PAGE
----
What do you want in a husband or wife? Though not exactly Weird Science, in a classic survey researchers asked 200 newlyweds and over 100 undergraduates in heterosexual dating relationships what traits they prefer in a spouse.1 These ratings were obtained by presenting study participants with a series of 40 trait pairs such as “timid-bold,” “emotional-unemotional,” and “stupid-intelligent.” (That’s right. Now’s your chance to choose a timid, unemotional, stupid spouse). Participants then indicated which of the two adjectives they preferred in a spouse. In addition, researchers also asked participants about their own personality traits.
Here are rank-ordered results for the traits that participants valued the most in a husband or wife:
Although many suggest that men and women want vastly different things in relationships, it is clear from these lists that men and women’s ideal partners share a lot in common. In fact, 17 of the 20 traits are the same on both lists. The only exceptions are that women listed lenient, flexible, and generous as desirable traits, while men listed even-tempered, creative, and practical. Additionally, women preferred more dominance in their partners, and more agreeableness—though this was only true among the newlywed participants. Finally, both men and women want partners who have similar personalities to themselves, and individuals are generally in relationships with partners who match their preferences.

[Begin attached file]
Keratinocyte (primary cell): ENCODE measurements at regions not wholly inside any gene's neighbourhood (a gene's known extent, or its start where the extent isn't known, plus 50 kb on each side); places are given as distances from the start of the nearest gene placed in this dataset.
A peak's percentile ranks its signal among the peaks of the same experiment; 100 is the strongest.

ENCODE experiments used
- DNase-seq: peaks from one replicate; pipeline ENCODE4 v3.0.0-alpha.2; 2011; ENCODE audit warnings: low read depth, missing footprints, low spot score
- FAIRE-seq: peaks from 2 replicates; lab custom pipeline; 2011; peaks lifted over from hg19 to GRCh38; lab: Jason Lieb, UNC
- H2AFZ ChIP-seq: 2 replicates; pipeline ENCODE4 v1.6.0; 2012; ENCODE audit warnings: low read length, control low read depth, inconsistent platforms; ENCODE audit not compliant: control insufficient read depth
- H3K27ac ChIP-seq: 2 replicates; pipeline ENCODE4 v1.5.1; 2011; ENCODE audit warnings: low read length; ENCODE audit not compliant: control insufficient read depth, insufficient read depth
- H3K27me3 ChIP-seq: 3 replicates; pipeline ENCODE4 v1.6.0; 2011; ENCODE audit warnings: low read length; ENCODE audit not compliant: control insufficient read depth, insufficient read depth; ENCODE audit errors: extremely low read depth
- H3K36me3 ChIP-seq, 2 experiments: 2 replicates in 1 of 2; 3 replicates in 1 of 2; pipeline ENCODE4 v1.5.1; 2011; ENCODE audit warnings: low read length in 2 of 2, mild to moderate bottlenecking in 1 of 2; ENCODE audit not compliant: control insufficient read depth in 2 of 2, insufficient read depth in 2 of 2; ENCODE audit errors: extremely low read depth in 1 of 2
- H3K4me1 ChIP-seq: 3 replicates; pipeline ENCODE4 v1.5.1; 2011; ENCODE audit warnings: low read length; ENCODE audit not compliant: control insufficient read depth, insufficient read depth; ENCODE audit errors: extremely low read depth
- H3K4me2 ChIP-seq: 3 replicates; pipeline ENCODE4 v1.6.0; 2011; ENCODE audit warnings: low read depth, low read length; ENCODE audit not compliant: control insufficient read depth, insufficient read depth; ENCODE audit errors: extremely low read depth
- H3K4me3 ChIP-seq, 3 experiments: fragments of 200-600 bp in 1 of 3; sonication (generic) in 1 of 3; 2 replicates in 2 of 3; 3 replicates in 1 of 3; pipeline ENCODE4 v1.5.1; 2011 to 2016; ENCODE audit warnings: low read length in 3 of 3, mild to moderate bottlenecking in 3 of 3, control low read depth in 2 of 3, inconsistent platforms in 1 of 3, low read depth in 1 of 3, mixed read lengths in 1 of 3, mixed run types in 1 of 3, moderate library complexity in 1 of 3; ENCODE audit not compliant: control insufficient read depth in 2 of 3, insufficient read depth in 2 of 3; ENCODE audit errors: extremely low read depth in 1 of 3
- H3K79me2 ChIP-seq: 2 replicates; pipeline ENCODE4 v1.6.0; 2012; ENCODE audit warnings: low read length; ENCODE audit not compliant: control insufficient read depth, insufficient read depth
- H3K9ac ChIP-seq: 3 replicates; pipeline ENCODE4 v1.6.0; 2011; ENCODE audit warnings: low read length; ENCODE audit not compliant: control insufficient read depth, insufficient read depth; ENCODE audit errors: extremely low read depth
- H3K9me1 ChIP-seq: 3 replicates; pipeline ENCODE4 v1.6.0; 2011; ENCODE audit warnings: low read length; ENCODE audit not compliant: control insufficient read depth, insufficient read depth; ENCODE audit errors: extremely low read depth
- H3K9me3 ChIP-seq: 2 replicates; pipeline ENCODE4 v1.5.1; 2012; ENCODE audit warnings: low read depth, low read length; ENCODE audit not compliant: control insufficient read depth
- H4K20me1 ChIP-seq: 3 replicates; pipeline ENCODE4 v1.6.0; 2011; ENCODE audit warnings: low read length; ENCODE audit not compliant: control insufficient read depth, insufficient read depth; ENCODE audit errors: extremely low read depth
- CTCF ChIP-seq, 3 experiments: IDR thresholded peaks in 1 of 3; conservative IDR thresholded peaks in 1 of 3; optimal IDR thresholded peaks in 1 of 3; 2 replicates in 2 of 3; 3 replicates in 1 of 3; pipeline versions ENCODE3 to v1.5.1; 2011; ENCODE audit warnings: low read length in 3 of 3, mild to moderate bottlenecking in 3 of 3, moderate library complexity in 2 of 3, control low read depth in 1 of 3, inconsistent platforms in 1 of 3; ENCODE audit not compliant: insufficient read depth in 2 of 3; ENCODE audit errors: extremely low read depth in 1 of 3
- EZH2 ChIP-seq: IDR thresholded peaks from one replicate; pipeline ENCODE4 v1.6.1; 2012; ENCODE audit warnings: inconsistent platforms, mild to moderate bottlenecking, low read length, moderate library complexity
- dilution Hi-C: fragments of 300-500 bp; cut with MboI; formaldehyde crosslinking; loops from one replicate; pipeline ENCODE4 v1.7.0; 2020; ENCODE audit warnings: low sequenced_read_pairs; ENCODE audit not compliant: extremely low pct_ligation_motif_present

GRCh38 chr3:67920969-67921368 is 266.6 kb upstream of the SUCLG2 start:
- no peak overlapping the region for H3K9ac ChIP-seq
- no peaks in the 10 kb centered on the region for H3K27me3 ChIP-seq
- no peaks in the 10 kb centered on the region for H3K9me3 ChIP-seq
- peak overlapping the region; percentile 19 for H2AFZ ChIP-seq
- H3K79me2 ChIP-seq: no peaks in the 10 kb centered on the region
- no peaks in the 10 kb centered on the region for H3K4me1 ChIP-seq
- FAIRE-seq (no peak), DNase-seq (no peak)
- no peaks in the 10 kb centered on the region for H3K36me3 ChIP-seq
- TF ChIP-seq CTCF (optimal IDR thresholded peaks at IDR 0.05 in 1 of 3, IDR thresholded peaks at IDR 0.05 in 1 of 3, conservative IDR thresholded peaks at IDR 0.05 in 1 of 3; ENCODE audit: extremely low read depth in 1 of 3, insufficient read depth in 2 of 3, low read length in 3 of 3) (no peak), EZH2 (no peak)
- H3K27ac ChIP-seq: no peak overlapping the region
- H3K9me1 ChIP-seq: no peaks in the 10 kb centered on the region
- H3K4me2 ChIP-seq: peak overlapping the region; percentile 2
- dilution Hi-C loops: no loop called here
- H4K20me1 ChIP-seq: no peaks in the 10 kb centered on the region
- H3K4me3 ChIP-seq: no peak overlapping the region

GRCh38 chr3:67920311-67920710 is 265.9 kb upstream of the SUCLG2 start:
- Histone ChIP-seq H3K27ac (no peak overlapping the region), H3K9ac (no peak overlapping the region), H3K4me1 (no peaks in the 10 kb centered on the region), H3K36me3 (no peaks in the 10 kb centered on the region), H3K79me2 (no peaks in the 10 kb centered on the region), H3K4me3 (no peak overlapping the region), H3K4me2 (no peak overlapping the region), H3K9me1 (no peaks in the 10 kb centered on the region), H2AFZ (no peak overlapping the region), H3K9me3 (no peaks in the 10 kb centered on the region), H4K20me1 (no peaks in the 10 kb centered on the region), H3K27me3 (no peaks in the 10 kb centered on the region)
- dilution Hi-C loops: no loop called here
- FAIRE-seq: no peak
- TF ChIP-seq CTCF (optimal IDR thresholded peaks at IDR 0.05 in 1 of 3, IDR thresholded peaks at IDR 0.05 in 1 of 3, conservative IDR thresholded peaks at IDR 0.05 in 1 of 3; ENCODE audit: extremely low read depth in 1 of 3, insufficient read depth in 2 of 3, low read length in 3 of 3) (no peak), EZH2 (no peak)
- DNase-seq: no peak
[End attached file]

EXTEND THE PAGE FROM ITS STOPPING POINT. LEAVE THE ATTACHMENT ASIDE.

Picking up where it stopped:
Overall, there are a couple of ways that you could use this information to benefit your relationships. If you are single and looking for a long-term partner to potentially marry, you now have a better idea of what others may be looking for in a marriage partner. If you are already married, you can use this list to help determine whether you are living up to your partner’s expectations (or if you are living up to his/hers).
1Botwin, M. D., Buss, D. M., & Shackelford, T. K. (1997). Personality and mate preferences: Five factors in mate selection and marital satisfaction. Journal of Personality, 65(1), 107-136. doi:10.1111/j.1467-6494.1997.tb00531.x
Dr. Gary Lewandowski – Science of Relationships articles | Website
Dr. Lewandowski’s research explores the self’s role in romantic relationships focusing on attraction, relationship initiation, love, infidelity, relationship maintenance, and break-up. Recognized as one of the Princeton Review’s Top 300 Professors, he has also authored dozens of publications for both academic and non-academic audiences.